It was in Nazi-occupied Warsaw in I943 I heard the shattering news that in Katyn Forest in Russia many thousands of defenceless Polish prisoners-of-war had been brutally murdered, their hands tied behind their backs, shot one by one, a revolver fired into the nape of their necks at the brink of their mass grave which they had been forced to dig for themselves. At the time the Germans pronounced that this massacre was committed by the Russians, while the Russians insisted that it was a Nazi crime. After so many years, long after all possible other major war criminals had been found and punished, I felt haunted by the spectre of that massacre at Katyn, which remained still unspoken of and officially unresolved in spite of numerous documents and other indications of Russian guilt. I composed Katyn Epitaph to express my personal sorrow that the Western civilised nations have allowed this crime to remain forgotten, and I dedicated this piece to the memory of the 15,000 Polish patriots who were slaughtered while completely defenceless, and who had committed no other crime than to wish to defend their own country.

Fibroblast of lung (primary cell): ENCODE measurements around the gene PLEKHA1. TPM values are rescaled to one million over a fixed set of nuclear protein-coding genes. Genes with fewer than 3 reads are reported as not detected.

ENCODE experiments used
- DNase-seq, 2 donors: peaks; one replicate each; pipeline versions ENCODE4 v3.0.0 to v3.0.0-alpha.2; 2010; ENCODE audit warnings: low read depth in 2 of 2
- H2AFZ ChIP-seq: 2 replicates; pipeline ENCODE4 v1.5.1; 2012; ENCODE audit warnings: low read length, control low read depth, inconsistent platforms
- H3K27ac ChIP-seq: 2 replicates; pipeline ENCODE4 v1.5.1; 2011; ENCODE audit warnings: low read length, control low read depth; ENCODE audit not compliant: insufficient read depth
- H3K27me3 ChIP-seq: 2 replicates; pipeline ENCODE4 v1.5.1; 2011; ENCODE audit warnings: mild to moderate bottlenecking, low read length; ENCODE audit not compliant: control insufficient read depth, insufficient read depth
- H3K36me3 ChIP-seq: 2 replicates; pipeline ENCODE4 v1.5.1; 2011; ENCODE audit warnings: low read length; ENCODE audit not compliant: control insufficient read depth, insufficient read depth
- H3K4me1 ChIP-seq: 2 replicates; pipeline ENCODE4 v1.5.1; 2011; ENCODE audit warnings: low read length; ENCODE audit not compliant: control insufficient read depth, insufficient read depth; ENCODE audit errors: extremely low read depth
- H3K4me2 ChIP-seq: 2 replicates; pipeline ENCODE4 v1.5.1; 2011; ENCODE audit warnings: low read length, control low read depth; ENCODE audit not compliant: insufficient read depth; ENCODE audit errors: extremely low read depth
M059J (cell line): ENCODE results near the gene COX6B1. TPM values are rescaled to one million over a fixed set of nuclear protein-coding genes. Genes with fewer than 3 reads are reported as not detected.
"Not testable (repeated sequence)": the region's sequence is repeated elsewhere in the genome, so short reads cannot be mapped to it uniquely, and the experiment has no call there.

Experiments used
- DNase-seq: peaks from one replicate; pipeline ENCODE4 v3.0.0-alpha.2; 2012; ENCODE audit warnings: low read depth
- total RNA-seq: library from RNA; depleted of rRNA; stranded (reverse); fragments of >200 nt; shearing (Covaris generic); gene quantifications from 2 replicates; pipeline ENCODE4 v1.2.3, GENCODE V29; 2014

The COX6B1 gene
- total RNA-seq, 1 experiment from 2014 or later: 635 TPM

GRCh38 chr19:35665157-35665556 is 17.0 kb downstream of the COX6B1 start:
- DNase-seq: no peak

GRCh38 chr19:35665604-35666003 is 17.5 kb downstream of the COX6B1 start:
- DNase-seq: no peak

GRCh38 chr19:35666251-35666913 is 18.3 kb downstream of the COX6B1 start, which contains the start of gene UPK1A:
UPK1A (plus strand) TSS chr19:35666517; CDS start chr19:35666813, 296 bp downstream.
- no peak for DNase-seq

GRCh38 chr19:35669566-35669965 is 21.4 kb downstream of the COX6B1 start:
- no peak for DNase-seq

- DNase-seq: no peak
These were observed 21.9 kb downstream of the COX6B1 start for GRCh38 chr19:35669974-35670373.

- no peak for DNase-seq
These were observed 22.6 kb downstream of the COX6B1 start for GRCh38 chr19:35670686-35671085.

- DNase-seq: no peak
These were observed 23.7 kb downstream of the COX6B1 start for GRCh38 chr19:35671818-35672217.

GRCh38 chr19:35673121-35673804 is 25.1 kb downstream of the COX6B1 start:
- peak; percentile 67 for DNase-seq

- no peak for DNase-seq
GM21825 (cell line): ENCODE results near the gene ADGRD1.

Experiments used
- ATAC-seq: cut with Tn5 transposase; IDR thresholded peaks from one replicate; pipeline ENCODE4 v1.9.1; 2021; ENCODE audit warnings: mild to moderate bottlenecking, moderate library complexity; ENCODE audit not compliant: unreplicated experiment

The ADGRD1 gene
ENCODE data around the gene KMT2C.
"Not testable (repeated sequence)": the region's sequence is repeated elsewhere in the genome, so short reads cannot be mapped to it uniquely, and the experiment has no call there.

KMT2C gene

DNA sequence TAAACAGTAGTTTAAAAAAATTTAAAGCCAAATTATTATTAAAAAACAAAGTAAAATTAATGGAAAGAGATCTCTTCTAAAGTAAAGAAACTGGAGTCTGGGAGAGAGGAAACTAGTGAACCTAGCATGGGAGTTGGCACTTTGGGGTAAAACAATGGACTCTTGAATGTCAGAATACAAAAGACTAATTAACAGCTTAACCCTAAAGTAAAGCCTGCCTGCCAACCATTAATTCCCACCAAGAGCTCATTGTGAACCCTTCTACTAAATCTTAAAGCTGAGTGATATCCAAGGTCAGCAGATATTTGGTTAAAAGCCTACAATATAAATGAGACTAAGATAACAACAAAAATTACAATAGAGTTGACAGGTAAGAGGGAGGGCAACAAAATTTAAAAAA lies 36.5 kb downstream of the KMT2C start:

This Epitaph has a most simple structure: after an introduction by the solo violin a long passage is played by the woodwinds; in the second half of the piece, the soloists of the string orchestra start a gradual crescendo building up to the tutti fortissimo. The whole piece is a continuous thread made out of a 3-note cell - just two intervals: a major and a minor second.
This programme note can be reproduced free of charge in concert programmes with a credit to the composer